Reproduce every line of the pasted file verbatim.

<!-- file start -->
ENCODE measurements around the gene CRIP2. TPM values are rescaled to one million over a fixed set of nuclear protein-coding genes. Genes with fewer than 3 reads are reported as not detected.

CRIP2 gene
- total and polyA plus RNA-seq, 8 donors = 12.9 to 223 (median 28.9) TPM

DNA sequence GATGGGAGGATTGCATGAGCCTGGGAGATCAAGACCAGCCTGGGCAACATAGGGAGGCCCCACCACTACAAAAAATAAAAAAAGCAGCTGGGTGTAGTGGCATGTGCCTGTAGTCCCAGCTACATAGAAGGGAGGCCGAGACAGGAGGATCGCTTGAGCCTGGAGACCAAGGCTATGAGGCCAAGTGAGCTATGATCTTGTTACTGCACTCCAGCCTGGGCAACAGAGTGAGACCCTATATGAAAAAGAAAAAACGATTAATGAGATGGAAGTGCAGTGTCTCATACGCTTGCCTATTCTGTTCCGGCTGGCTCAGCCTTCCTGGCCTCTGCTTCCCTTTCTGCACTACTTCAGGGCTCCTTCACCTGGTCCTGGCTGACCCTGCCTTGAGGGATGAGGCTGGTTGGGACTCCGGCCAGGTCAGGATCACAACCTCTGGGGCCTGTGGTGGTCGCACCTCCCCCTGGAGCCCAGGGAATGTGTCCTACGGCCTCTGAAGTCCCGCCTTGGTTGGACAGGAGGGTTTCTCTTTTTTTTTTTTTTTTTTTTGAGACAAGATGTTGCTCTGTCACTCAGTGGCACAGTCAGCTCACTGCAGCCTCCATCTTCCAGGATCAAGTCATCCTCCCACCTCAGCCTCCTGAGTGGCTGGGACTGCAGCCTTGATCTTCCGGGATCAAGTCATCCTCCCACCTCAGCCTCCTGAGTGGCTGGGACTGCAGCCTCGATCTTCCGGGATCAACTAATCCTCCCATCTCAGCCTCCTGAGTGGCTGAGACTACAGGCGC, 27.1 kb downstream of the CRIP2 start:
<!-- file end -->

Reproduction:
ENCODE measurements around the gene CRIP2. TPM values are rescaled to one million over a fixed set of nuclear protein-coding genes. Genes with fewer than 3 reads are reported as not detected.

CRIP2 gene
- total and polyA plus RNA-seq, 8 donors = 12.9 to 223 (median 28.9) TPM

DNA sequence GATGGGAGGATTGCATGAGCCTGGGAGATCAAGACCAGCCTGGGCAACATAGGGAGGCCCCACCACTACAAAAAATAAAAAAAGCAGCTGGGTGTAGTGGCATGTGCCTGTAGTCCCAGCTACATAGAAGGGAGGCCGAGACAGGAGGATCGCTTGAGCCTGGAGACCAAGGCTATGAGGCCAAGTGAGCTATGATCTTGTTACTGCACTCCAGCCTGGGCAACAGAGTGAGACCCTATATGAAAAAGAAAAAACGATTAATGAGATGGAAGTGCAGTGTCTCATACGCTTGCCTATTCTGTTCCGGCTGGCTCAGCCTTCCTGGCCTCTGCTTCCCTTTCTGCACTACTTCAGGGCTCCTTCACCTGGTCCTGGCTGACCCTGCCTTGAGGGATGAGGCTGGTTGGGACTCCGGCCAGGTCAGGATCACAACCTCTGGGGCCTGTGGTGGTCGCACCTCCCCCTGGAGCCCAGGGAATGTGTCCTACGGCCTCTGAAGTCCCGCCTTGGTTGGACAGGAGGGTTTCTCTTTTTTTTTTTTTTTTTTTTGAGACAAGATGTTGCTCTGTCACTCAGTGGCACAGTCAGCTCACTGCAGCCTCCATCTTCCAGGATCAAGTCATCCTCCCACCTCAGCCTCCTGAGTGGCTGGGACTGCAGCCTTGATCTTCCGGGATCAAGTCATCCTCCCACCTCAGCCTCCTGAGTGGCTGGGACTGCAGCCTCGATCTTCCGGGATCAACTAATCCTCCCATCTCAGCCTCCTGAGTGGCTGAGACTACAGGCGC, 27.1 kb downstream of the CRIP2 start: